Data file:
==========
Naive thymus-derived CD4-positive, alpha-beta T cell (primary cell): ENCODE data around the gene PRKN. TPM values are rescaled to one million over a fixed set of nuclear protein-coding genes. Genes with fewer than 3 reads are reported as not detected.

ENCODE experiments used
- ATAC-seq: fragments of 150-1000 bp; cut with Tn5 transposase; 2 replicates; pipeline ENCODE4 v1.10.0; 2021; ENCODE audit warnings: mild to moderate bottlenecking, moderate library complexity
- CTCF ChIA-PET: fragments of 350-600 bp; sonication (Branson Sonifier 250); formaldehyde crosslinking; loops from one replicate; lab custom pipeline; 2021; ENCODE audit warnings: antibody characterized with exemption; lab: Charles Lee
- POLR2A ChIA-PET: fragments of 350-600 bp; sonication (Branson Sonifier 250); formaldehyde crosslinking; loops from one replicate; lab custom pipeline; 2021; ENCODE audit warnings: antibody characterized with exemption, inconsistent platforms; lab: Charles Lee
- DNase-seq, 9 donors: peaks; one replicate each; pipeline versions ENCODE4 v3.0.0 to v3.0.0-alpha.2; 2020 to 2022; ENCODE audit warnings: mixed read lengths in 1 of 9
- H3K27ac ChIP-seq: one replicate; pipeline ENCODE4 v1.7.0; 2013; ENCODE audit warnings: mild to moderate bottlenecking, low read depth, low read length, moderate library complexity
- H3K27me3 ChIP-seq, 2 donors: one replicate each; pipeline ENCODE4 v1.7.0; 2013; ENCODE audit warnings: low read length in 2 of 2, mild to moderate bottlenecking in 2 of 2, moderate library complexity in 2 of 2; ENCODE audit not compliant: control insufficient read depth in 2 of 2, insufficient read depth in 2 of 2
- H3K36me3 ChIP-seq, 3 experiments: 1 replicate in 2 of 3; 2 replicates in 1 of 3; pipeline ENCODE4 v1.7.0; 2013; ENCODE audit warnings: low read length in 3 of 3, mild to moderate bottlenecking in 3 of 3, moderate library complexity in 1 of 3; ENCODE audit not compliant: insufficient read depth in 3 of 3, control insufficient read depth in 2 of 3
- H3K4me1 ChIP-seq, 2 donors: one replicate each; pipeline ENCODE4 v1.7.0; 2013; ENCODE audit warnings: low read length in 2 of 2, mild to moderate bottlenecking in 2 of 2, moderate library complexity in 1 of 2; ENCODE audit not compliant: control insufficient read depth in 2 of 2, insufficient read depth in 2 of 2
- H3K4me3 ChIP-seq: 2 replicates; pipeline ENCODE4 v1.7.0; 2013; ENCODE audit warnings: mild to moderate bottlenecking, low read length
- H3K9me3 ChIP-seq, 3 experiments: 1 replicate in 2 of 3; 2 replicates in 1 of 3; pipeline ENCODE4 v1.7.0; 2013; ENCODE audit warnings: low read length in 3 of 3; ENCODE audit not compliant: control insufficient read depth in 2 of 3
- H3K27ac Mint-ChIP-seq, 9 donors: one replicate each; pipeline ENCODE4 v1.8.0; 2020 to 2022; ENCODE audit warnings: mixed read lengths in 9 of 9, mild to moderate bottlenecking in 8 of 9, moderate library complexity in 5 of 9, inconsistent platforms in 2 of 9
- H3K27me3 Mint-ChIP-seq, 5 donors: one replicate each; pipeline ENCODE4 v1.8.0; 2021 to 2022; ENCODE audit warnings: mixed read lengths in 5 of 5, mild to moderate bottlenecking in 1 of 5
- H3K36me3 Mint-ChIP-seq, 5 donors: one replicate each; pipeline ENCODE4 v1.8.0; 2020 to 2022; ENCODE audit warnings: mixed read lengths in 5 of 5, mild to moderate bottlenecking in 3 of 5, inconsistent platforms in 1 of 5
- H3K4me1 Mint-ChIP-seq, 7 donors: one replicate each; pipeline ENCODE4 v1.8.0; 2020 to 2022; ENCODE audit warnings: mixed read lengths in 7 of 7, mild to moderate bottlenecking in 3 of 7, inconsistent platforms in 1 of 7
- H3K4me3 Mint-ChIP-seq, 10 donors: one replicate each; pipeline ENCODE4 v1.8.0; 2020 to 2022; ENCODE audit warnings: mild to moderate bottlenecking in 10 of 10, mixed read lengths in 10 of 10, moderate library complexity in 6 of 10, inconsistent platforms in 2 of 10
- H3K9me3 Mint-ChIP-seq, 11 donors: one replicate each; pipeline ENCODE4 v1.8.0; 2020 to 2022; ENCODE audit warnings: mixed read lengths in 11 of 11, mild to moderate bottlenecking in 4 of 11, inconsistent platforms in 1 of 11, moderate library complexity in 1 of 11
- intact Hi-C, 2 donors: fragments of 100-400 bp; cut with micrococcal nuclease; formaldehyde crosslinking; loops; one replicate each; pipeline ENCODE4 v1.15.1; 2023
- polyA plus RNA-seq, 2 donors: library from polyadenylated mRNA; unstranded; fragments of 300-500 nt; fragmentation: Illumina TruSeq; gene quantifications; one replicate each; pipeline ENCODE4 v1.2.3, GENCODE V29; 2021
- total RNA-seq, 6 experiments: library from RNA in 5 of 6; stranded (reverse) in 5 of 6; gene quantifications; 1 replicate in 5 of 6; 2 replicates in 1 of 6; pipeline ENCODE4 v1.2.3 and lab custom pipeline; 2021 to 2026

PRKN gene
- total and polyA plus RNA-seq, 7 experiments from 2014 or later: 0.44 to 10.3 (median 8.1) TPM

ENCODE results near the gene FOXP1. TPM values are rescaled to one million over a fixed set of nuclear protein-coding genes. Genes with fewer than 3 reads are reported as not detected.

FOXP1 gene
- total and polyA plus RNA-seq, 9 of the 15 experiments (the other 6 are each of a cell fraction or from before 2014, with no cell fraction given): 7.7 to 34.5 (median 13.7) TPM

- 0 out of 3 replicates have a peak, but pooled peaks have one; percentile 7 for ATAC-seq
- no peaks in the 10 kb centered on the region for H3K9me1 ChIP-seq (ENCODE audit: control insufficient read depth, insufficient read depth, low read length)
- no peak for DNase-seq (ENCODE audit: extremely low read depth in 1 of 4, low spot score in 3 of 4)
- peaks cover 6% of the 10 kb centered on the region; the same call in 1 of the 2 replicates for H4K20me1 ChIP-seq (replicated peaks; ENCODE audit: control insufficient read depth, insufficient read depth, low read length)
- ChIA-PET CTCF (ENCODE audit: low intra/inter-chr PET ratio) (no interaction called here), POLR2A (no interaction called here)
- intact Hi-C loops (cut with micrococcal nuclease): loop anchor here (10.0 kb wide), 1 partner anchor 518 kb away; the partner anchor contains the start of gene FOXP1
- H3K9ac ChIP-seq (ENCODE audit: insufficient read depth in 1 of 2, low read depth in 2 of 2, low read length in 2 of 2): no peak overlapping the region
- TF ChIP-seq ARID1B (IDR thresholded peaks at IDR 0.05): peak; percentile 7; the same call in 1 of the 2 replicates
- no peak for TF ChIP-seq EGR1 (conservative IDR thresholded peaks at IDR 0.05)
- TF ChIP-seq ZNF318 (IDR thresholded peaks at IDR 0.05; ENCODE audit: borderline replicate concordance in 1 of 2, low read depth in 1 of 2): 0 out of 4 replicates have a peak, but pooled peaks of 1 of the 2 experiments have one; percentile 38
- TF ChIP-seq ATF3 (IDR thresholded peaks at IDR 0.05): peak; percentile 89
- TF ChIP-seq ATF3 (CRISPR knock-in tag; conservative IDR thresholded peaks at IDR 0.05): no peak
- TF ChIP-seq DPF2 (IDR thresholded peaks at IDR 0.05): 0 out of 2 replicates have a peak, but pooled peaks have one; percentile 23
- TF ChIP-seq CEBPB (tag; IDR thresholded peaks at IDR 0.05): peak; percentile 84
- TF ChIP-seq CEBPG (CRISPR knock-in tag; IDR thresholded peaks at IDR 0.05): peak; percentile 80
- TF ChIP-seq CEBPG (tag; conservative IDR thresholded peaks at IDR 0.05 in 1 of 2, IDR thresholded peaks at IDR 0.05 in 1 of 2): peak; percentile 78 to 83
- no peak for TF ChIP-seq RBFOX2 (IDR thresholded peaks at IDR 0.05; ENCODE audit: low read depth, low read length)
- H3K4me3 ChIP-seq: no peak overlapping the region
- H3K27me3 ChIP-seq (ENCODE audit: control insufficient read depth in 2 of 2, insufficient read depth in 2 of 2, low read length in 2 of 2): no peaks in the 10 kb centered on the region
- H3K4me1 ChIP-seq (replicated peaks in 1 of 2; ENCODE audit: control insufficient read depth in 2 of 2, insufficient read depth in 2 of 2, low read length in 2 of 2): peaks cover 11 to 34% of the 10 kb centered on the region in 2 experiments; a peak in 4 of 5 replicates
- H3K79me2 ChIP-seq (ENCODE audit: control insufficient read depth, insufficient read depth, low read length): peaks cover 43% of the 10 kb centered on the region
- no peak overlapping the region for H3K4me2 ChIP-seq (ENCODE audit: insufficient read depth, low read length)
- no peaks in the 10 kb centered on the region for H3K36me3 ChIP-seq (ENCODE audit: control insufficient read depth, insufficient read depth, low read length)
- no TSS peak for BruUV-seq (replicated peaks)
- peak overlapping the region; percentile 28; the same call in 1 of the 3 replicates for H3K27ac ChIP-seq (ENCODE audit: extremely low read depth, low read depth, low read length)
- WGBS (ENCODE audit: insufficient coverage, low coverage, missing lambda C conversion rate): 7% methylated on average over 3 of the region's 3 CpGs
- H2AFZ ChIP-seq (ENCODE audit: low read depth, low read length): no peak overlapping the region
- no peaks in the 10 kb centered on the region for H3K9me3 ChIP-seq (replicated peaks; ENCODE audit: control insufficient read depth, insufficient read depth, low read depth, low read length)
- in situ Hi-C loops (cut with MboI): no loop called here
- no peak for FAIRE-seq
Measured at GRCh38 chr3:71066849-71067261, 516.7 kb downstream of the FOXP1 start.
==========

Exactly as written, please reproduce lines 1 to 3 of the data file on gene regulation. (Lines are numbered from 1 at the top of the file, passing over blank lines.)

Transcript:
Naive thymus-derived CD4-positive, alpha-beta T cell (primary cell): ENCODE data around the gene PRKN. TPM values are rescaled to one million over a fixed set of nuclear protein-coding genes. Genes with fewer than 3 reads are reported as not detected.

ENCODE experiments used
- ATAC-seq: fragments of 150-1000 bp; cut with Tn5 transposase; 2 replicates; pipeline ENCODE4 v1.10.0; 2021; ENCODE audit warnings: mild to moderate bottlenecking, moderate library complexity